At once, too much to do and at once, nothing to really get done. I could grade, but I’m in no hurry. I could lecture, but mostly, I’d be repeating myself. So I start conversations with my kids, particularly my seniors, and listen to their words and respond to a few. We talk about Shakespeare, about drama, about life after high school. We talk about truth and words and language and we explore ways in which those things color our lives. It’s what I got into teaching for and it’s wonderful.

Imagine what it will be like in less than three weeks when the year ends, my seniors are but a memory and my teaching life fades quietly into a dream of summer days, late nights, writing deadlines and time to be me. I long for it as much as I dread its coming-for it means that a big part of my year is over and the gear shift required doesn’t always happen easily or even neatly, but happen it does–it must and I’m the richer for the experience when it’s over the poorer for having anticipated it as a problem to be surmounted.

The ambiguity of this time has an attraction all its own and I realize in it that there is a quality of humanity that I like, even encourage–it is the quality of not knowing. It’s the ambiguity of opening up doors of chance and walking through them not knowing entirely what is inside them, only accepting that whatever it is, I can learn from it, profit by it and maybe even enhance, reinvigorate and bless myself and my loved ones. Abstractly, I love it-but in practical terms, I fear its coming.

And that may well be a metaphor for life in general. We in the west spend a good deal of time dreaming about what could be and what we want next, never really reaching into the here and now. Age either makes us wiser in this or frightens us so bad that we end up making radical changes we should not have sought and scaring off the very people we should have embraced and brought closer. It’s a kind of materialistic nihilism-the belief that our ability, our money, our ownership of what we need, want or seek is what separates us from the herd. But what we fail to realize is that those are things merely that do not define us. They simply reflect us and are outward mirrors and imperfect images.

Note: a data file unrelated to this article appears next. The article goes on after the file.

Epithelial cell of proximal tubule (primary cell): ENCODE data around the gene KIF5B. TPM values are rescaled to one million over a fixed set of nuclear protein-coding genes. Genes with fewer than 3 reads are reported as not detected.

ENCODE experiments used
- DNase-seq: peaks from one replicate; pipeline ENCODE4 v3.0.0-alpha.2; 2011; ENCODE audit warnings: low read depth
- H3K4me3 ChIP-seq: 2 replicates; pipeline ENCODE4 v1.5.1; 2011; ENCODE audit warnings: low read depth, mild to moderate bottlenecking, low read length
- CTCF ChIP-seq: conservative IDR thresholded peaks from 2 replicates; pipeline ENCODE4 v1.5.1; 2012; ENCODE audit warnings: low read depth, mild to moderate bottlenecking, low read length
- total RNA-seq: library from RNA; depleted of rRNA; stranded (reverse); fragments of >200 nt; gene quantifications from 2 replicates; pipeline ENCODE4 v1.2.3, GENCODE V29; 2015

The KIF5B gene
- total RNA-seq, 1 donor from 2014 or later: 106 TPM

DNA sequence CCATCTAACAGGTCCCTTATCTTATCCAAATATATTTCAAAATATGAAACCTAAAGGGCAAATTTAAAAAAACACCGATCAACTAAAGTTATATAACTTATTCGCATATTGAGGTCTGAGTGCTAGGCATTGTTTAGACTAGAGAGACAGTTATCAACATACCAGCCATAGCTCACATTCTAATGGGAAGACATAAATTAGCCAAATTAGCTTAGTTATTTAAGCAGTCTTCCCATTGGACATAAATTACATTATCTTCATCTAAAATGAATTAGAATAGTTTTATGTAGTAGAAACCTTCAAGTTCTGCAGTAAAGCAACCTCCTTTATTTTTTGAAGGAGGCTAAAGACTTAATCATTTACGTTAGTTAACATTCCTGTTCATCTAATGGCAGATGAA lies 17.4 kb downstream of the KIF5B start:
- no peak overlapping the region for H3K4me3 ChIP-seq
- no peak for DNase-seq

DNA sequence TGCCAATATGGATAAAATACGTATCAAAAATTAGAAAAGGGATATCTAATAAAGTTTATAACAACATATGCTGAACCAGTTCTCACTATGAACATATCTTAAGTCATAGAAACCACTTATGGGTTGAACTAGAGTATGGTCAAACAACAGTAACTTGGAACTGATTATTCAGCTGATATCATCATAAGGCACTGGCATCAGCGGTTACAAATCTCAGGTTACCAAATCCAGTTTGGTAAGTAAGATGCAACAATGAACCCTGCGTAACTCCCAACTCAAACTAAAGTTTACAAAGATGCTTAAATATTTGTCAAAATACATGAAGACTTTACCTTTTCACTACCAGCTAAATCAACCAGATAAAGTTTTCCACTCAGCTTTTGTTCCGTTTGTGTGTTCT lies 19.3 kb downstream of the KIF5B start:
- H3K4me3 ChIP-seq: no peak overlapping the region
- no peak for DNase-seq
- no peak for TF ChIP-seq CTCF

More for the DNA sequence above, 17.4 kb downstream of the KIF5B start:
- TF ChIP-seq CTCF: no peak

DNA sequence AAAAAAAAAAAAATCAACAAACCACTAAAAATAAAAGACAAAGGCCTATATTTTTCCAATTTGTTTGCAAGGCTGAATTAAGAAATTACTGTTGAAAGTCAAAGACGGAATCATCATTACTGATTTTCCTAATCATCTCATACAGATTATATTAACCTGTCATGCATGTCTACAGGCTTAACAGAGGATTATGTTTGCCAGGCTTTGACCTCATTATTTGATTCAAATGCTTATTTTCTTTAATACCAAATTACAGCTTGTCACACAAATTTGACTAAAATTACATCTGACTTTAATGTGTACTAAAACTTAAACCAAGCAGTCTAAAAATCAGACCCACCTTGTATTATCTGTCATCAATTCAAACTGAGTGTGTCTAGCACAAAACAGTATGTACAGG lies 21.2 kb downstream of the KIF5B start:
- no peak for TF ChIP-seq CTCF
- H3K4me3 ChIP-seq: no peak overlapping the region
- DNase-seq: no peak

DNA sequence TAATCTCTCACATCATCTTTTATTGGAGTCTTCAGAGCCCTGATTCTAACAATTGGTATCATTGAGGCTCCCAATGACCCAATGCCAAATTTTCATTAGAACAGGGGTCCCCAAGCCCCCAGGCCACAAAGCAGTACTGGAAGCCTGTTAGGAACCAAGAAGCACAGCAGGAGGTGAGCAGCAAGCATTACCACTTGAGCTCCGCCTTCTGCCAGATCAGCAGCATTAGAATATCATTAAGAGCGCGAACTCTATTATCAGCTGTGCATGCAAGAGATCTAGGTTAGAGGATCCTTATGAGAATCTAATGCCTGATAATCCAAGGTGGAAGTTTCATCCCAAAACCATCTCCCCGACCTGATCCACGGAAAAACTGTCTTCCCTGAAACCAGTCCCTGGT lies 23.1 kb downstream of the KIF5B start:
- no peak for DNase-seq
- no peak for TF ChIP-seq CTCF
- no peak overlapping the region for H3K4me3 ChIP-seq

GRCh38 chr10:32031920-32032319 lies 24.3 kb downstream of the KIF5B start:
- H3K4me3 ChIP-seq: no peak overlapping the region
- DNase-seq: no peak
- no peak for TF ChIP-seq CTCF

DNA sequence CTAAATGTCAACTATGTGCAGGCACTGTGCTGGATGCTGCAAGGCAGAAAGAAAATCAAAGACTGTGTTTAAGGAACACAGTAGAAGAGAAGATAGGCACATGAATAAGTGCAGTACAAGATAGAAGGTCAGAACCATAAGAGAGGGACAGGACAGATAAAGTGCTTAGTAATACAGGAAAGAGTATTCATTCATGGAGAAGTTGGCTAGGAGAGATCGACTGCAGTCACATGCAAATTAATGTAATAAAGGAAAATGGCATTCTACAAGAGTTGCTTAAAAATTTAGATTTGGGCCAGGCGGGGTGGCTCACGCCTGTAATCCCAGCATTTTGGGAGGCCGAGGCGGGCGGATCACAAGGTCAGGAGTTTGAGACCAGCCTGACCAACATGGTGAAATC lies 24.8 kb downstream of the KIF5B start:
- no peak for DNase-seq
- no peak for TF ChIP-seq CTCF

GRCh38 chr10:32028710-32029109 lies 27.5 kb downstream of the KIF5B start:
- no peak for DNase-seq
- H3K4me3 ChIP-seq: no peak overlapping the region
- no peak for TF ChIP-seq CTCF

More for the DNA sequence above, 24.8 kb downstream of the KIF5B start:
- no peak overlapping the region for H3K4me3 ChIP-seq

Life is best when lived with the knowledge of love, not the knowledge of power.

The Wedding

I would have to search through here a bit to find the last time I was sick. I simply don’t recall it. I refer to it at times as “the dreck” and during 2007/08 for example, I got it frequently. But I haven’t been sick for a while and I’m kind of happy about it. Today, though–I’ve been hit.

I noticed a bit of Friday and then more yesterday that I had a dry, silly cough. Nothing large–nothing painful, not productive-just a little tiny hack. It grew in frequency all day yesterday and by the time we left the wedding, the throat was hot and dry, sore and raspy and the voice was cracking. I felt it coming on then and by this morning, I was achy, coughing up various colors of things and raspy. But there was a confirmation to attend and no rest for the weary.

The wedding was magic, though it cost the celebrants a good deal of stomach lining. They were to be married at El Camino Pines, a Lutheran Church camp in the mountains above Los Angeles. It’s where the couple met as counselors and it’s where they got to know each other well. But the weather reports for the week didn’t look good as the cold got colder and so on Tuesday of last week, all the plans changed and the wedding was shifted to a remote, beautiful home in the hills above Santa Clarita in the home of a Disney artist who made his fortune there and spent that fortune on the most wonderful home in all the state, it seemed to me. I’d have preferred the ocean, but everyone has their preference.

So the wedding was glorious and wonderful and the meal they served was also glorious and wonderful and it was all under a dream of blue sky and a cool, gentle western breeze that seemed to sweep the clouds aside for a peek at the impossible stars.